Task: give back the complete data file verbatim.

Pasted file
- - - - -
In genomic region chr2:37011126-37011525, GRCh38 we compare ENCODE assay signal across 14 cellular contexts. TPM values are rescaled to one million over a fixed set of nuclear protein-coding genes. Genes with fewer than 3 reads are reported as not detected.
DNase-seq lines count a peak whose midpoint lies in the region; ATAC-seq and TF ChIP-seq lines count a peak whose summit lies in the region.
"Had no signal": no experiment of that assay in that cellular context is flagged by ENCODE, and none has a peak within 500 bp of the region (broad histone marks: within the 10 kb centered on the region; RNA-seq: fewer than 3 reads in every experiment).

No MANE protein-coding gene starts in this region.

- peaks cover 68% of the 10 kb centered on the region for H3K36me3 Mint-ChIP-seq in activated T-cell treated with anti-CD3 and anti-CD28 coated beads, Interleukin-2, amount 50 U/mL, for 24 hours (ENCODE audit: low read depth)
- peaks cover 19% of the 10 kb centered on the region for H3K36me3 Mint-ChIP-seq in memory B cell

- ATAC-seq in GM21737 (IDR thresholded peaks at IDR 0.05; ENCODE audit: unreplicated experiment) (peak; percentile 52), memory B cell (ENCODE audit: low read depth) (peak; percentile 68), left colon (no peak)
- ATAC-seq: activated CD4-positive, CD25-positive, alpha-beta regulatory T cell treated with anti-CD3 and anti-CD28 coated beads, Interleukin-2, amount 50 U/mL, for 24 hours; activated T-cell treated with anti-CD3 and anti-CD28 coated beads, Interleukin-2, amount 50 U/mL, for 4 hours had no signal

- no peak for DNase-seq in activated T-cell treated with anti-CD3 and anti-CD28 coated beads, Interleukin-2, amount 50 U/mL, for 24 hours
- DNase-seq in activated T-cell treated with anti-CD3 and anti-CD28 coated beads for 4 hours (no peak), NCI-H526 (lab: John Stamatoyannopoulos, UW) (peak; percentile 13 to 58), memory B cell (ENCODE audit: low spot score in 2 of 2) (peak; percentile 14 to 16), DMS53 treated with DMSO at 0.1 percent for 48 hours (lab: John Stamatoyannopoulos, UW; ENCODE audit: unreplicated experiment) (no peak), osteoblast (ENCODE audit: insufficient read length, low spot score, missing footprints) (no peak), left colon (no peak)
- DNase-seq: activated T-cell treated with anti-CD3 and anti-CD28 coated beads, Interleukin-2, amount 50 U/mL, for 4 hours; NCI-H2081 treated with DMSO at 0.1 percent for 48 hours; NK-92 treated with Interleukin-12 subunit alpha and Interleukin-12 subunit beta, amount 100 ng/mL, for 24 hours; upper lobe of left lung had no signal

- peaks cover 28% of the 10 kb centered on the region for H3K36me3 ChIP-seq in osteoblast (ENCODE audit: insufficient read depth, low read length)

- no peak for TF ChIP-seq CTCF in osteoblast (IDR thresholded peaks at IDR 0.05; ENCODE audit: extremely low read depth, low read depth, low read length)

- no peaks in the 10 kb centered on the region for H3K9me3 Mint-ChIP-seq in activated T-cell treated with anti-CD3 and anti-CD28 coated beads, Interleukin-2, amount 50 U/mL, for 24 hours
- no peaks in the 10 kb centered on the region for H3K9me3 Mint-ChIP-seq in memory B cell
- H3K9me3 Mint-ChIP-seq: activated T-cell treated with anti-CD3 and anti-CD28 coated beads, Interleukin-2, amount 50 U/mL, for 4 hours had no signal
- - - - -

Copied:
In genomic region chr2:37011126-37011525, GRCh38 we compare ENCODE assay signal across 14 cellular contexts. TPM values are rescaled to one million over a fixed set of nuclear protein-coding genes. Genes with fewer than 3 reads are reported as not detected.
DNase-seq lines count a peak whose midpoint lies in the region; ATAC-seq and TF ChIP-seq lines count a peak whose summit lies in the region.
"Had no signal": no experiment of that assay in that cellular context is flagged by ENCODE, and none has a peak within 500 bp of the region (broad histone marks: within the 10 kb centered on the region; RNA-seq: fewer than 3 reads in every experiment).

No MANE protein-coding gene starts in this region.

- peaks cover 68% of the 10 kb centered on the region for H3K36me3 Mint-ChIP-seq in activated T-cell treated with anti-CD3 and anti-CD28 coated beads, Interleukin-2, amount 50 U/mL, for 24 hours (ENCODE audit: low read depth)
- peaks cover 19% of the 10 kb centered on the region for H3K36me3 Mint-ChIP-seq in memory B cell

- ATAC-seq in GM21737 (IDR thresholded peaks at IDR 0.05; ENCODE audit: unreplicated experiment) (peak; percentile 52), memory B cell (ENCODE audit: low read depth) (peak; percentile 68), left colon (no peak)
- ATAC-seq: activated CD4-positive, CD25-positive, alpha-beta regulatory T cell treated with anti-CD3 and anti-CD28 coated beads, Interleukin-2, amount 50 U/mL, for 24 hours; activated T-cell treated with anti-CD3 and anti-CD28 coated beads, Interleukin-2, amount 50 U/mL, for 4 hours had no signal

- no peak for DNase-seq in activated T-cell treated with anti-CD3 and anti-CD28 coated beads, Interleukin-2, amount 50 U/mL, for 24 hours
- DNase-seq in activated T-cell treated with anti-CD3 and anti-CD28 coated beads for 4 hours (no peak), NCI-H526 (lab: John Stamatoyannopoulos, UW) (peak; percentile 13 to 58), memory B cell (ENCODE audit: low spot score in 2 of 2) (peak; percentile 14 to 16), DMS53 treated with DMSO at 0.1 percent for 48 hours (lab: John Stamatoyannopoulos, UW; ENCODE audit: unreplicated experiment) (no peak), osteoblast (ENCODE audit: insufficient read length, low spot score, missing footprints) (no peak), left colon (no peak)
- DNase-seq: activated T-cell treated with anti-CD3 and anti-CD28 coated beads, Interleukin-2, amount 50 U/mL, for 4 hours; NCI-H2081 treated with DMSO at 0.1 percent for 48 hours; NK-92 treated with Interleukin-12 subunit alpha and Interleukin-12 subunit beta, amount 100 ng/mL, for 24 hours; upper lobe of left lung had no signal

- peaks cover 28% of the 10 kb centered on the region for H3K36me3 ChIP-seq in osteoblast (ENCODE audit: insufficient read depth, low read length)

- no peak for TF ChIP-seq CTCF in osteoblast (IDR thresholded peaks at IDR 0.05; ENCODE audit: extremely low read depth, low read depth, low read length)

- no peaks in the 10 kb centered on the region for H3K9me3 Mint-ChIP-seq in activated T-cell treated with anti-CD3 and anti-CD28 coated beads, Interleukin-2, amount 50 U/mL, for 24 hours
- no peaks in the 10 kb centered on the region for H3K9me3 Mint-ChIP-seq in memory B cell
- H3K9me3 Mint-ChIP-seq: activated T-cell treated with anti-CD3 and anti-CD28 coated beads, Interleukin-2, amount 50 U/mL, for 4 hours had no signal